Resilient cities, Norwegian links / Columns / The Foreigner

Resilient cities, Norwegian links. Floods, fires, snowstorms, car crashes, fog, a runaway train, and terrorism. These are examples of disasters which Oslo has contended with in recent years. Norway's capital is not alone in dealing with urban disasters. In September, Oslo forged improved links to international networks for exchanging information and actions on becoming more disaster resilient.       Backed by Conservative (H) Mayor Fabian Stang, Oslo became the 1,504th city in the world and the first in Norway – to join the United Nations' Making Cities Resilient campaign. Mayor Stang referred particularly to the events of 22 July 2011 in indicating the need for Oslo to improve its resilience, but dozens of other risks are being analysed.

climatechange, norwayclimate



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Resilient cities, Norwegian links

Published on Sunday, 3rd November, 2013 at 08:12 under the columns category, by Ilan Kelman.

Floods, fires, snowstorms, car crashes, fog, a runaway train, and terrorism. These are examples of disasters which Oslo has contended with in recent years.

Oslo City Hall
Oslo has joined Making Cities ResilientOslo City Hall
Photo: Ilan Kelman


Norway's capital is not alone in dealing with urban disasters. In September, Oslo forged improved links to international networks for exchanging information and actions on becoming more disaster resilient.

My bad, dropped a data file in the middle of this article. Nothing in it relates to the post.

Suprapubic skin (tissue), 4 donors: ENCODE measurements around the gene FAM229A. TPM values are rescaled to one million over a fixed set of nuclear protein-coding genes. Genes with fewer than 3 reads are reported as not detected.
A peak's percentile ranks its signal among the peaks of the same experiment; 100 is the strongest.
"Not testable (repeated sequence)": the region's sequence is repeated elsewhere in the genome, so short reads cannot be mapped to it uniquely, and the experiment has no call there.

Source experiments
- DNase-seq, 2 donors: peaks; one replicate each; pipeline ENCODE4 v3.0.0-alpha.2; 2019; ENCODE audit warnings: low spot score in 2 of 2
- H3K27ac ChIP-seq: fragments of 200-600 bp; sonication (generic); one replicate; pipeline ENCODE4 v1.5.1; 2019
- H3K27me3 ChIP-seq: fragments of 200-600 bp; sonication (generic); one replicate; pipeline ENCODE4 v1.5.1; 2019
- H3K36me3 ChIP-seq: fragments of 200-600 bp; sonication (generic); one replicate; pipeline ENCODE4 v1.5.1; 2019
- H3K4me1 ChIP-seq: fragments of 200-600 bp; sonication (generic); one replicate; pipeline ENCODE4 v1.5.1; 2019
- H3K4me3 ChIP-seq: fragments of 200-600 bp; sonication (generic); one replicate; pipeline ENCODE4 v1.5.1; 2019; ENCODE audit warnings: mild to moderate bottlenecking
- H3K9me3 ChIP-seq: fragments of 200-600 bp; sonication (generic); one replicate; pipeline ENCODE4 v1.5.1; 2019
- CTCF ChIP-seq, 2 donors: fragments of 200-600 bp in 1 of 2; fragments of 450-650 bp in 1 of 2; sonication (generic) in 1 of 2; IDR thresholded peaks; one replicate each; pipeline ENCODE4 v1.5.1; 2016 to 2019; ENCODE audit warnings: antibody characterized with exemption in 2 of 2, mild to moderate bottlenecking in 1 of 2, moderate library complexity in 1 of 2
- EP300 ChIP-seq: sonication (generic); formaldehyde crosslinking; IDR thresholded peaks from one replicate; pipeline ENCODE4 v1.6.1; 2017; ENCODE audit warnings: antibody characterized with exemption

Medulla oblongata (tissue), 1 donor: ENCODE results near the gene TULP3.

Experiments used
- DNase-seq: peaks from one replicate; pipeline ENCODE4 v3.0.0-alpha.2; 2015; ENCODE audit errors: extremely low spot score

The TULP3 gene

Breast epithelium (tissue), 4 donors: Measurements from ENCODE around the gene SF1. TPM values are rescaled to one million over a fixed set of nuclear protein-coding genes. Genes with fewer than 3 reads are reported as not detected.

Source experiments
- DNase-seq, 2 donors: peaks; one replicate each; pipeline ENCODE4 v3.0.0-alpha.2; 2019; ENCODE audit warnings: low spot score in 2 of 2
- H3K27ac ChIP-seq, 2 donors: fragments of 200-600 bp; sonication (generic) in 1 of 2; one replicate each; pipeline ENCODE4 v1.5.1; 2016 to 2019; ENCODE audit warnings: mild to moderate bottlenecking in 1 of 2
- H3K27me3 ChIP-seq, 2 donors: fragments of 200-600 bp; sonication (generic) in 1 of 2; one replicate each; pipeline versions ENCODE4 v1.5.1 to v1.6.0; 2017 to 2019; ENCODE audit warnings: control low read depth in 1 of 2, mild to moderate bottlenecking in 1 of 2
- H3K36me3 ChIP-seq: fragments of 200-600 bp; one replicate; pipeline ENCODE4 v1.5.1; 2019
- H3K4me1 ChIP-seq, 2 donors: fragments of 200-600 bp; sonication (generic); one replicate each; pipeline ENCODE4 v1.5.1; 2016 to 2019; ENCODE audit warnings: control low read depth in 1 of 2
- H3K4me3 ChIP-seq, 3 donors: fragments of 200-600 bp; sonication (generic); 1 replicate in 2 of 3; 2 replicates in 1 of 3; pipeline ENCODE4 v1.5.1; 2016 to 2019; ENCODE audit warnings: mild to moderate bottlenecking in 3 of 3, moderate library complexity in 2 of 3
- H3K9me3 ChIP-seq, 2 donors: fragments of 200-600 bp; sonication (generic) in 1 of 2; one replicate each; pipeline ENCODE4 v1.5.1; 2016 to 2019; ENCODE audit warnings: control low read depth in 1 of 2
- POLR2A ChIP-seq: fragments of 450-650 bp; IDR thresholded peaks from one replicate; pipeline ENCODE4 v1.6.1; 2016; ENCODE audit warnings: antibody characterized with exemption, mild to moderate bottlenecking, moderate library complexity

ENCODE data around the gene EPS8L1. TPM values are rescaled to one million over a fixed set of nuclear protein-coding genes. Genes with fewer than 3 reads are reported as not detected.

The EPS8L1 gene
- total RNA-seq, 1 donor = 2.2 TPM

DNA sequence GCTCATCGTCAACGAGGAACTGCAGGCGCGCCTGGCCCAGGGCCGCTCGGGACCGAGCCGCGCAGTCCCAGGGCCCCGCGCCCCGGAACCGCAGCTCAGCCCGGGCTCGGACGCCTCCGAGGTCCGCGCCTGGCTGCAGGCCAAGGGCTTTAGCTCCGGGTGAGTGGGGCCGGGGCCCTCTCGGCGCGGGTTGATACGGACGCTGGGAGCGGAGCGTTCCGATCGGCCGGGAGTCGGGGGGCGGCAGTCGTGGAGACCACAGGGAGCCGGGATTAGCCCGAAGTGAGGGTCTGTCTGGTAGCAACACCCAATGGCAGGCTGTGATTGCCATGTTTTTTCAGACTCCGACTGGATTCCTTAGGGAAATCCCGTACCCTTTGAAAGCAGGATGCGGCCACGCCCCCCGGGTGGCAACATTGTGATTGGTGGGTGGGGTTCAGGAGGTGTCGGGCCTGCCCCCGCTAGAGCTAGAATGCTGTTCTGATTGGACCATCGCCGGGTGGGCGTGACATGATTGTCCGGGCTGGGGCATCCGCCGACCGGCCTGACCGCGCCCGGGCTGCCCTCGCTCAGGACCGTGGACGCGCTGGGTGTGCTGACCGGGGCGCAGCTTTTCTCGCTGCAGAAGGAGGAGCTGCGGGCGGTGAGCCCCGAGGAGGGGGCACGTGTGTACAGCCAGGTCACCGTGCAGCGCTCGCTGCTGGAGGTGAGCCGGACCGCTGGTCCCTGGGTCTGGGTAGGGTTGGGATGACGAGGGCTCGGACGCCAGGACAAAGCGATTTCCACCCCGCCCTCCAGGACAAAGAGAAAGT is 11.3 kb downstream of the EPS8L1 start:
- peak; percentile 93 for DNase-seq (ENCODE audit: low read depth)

Backed by Conservative (H) Mayor Fabian Stang, Oslo became the 1,504th city in the world and the first in Norway – to join the United Nations' Making Cities Resilient campaign. Mayor Stang referred particularly to the events of 22 July 2011 in indicating the need for Oslo to improve its resilience, but dozens of other risks are being analysed.

Making Cities Resilient has been running for 3.5 years. It showed results in October when the most powerful cyclone to hit India in a decade slammed into the east coast.

128 Indian cities are part of the UN's campaign, with a cluster right in the cyclone-affected area. Preparations ensured that the population was well-informed of the cyclone threat, with hundreds of thousands evacuated from low-lying areas.

Only a few dozen people died despite extensive damage and disruption. That is orders of magnitude below previous death tolls. A storm which hit farther north in 1999 killed about 10,000.

Fortunately, thousands of storm deaths are unlikely in Oslo. But there are always ways to increase resilience.

Emergency services and other government workers need training and equipment for action and for management, so that they can deal with any hazard. That might be as rare as a tsunami or meteorite strike, or as long-term as climate change.

Individuals and families should think about making themselves and their neighbourhood more resilient. Many of the measures improve quality of life, such as creating green spaces to absorb flood water and keeping streets and drains free from litter.

A resilient city is not about worrying what will happen next. It is about maintaining a safe and healthy community to which everyone contributes.

Ilan Kelman is a Reader in Risk, Resilience and Global Health at University College London and a Senior Research Fellow at NUPI in Oslo.



Published on Sunday, 3rd November, 2013 at 08:12 under the columns category, by Ilan Kelman.

This post has the following tags: climatechange, norwayclimate.





  
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